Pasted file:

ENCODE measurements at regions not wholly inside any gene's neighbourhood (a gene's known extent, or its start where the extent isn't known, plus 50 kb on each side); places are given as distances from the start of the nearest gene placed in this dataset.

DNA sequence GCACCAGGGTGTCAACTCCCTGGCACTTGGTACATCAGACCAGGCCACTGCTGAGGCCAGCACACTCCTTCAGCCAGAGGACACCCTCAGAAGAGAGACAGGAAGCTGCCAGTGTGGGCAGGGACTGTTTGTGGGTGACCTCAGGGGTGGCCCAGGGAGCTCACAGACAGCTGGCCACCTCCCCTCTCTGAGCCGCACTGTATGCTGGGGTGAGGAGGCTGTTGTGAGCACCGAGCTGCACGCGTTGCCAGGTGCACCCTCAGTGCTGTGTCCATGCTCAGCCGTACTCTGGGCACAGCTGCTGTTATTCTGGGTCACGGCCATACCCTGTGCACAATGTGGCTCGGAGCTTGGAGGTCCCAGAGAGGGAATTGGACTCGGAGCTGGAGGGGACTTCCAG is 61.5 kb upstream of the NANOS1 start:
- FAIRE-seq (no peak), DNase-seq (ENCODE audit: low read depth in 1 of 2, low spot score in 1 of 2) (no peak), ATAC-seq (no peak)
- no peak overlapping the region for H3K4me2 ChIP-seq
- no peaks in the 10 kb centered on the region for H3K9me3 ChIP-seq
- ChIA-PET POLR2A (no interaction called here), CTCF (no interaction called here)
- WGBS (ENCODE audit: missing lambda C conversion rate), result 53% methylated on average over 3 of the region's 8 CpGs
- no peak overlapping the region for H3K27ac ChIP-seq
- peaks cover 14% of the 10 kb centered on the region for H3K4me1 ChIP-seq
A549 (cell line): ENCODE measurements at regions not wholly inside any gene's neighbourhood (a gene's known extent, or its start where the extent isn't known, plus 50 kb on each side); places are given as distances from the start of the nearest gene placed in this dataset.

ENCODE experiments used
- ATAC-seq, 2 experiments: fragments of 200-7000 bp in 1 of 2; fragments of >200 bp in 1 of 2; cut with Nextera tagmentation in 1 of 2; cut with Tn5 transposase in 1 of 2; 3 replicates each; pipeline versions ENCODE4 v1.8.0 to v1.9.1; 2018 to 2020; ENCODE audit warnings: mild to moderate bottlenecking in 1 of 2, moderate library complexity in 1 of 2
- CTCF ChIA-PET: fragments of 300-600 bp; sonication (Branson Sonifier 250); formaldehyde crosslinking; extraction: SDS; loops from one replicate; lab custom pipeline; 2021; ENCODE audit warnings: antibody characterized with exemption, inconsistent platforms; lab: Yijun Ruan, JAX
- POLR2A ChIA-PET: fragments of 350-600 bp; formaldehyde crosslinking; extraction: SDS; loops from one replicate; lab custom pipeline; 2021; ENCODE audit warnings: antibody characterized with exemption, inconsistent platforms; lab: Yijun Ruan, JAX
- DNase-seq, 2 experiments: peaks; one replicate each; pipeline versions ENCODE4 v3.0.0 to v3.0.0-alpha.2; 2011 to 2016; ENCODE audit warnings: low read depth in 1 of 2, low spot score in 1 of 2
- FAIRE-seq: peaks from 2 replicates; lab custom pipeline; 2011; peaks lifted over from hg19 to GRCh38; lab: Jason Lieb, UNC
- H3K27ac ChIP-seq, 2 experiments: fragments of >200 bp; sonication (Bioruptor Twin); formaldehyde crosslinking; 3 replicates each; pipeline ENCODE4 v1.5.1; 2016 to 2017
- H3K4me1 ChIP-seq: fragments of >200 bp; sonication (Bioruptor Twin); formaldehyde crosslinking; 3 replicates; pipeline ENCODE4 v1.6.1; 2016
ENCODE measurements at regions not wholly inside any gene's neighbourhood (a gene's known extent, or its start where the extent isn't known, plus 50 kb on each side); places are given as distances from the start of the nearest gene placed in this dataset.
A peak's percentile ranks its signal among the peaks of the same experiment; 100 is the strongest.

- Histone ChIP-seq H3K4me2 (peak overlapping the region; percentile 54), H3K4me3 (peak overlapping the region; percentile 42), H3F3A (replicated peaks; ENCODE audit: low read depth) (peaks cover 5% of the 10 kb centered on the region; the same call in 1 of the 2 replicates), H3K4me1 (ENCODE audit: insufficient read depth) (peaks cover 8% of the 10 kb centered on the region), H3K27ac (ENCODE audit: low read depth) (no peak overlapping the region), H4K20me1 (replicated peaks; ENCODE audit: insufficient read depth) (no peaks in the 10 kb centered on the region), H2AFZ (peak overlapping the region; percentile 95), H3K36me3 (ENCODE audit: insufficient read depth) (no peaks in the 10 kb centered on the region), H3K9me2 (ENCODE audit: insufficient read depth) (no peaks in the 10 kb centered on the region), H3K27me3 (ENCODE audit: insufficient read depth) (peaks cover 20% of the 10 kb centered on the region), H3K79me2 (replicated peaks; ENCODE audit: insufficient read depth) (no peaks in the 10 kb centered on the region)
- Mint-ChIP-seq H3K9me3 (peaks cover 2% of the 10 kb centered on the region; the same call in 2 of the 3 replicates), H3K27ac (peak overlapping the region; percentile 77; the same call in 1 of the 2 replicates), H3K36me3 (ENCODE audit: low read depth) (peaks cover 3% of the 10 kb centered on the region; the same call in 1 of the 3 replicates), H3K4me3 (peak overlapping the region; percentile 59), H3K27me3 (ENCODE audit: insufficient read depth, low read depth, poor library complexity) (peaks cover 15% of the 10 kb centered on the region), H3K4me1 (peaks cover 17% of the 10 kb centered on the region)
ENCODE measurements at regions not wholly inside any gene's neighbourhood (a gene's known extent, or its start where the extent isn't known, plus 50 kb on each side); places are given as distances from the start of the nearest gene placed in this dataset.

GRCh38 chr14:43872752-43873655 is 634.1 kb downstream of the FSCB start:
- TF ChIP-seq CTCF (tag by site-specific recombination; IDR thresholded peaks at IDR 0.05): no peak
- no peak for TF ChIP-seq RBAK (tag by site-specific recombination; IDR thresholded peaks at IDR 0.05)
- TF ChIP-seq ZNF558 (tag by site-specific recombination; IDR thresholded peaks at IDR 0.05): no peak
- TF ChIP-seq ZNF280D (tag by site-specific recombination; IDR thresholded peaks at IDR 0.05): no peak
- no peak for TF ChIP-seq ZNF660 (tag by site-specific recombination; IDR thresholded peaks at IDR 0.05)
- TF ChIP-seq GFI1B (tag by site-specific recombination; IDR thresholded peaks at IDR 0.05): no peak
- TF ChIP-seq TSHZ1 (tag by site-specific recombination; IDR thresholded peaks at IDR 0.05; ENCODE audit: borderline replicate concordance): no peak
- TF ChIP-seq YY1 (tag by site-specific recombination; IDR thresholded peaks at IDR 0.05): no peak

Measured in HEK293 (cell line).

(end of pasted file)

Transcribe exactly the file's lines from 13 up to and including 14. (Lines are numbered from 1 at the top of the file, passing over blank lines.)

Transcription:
- CTCF ChIA-PET: fragments of 300-600 bp; sonication (Branson Sonifier 250); formaldehyde crosslinking; extraction: SDS; loops from one replicate; lab custom pipeline; 2021; ENCODE audit warnings: antibody characterized with exemption, inconsistent platforms; lab: Yijun Ruan, JAX
- POLR2A ChIA-PET: fragments of 350-600 bp; formaldehyde crosslinking; extraction: SDS; loops from one replicate; lab custom pipeline; 2021; ENCODE audit warnings: antibody characterized with exemption, inconsistent platforms; lab: Yijun Ruan, JAX